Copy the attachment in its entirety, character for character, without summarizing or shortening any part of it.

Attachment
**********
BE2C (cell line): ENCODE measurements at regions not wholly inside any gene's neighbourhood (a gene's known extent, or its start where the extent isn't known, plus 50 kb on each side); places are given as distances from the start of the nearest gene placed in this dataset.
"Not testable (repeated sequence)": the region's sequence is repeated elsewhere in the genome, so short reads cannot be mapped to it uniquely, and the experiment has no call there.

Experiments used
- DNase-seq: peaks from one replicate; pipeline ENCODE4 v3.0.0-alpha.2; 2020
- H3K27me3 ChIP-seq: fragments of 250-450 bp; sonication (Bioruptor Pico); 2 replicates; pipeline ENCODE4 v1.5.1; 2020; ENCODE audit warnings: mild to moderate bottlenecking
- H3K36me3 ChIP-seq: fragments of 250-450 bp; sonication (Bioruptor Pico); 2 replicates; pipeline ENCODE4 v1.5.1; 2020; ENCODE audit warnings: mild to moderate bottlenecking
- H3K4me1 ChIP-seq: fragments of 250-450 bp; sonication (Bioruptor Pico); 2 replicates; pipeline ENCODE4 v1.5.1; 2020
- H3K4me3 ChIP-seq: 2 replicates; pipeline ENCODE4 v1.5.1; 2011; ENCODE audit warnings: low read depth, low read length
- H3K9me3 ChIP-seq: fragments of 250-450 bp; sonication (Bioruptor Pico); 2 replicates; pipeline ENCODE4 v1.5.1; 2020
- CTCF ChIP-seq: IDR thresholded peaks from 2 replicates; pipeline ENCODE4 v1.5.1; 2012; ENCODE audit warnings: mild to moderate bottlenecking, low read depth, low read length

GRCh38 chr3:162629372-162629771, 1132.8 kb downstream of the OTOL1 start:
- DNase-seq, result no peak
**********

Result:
BE2C (cell line): ENCODE measurements at regions not wholly inside any gene's neighbourhood (a gene's known extent, or its start where the extent isn't known, plus 50 kb on each side); places are given as distances from the start of the nearest gene placed in this dataset.
"Not testable (repeated sequence)": the region's sequence is repeated elsewhere in the genome, so short reads cannot be mapped to it uniquely, and the experiment has no call there.

Experiments used
- DNase-seq: peaks from one replicate; pipeline ENCODE4 v3.0.0-alpha.2; 2020
- H3K27me3 ChIP-seq: fragments of 250-450 bp; sonication (Bioruptor Pico); 2 replicates; pipeline ENCODE4 v1.5.1; 2020; ENCODE audit warnings: mild to moderate bottlenecking
- H3K36me3 ChIP-seq: fragments of 250-450 bp; sonication (Bioruptor Pico); 2 replicates; pipeline ENCODE4 v1.5.1; 2020; ENCODE audit warnings: mild to moderate bottlenecking
- H3K4me1 ChIP-seq: fragments of 250-450 bp; sonication (Bioruptor Pico); 2 replicates; pipeline ENCODE4 v1.5.1; 2020
- H3K4me3 ChIP-seq: 2 replicates; pipeline ENCODE4 v1.5.1; 2011; ENCODE audit warnings: low read depth, low read length
- H3K9me3 ChIP-seq: fragments of 250-450 bp; sonication (Bioruptor Pico); 2 replicates; pipeline ENCODE4 v1.5.1; 2020
- CTCF ChIP-seq: IDR thresholded peaks from 2 replicates; pipeline ENCODE4 v1.5.1; 2012; ENCODE audit warnings: mild to moderate bottlenecking, low read depth, low read length

GRCh38 chr3:162629372-162629771, 1132.8 kb downstream of the OTOL1 start:
- DNase-seq, result no peak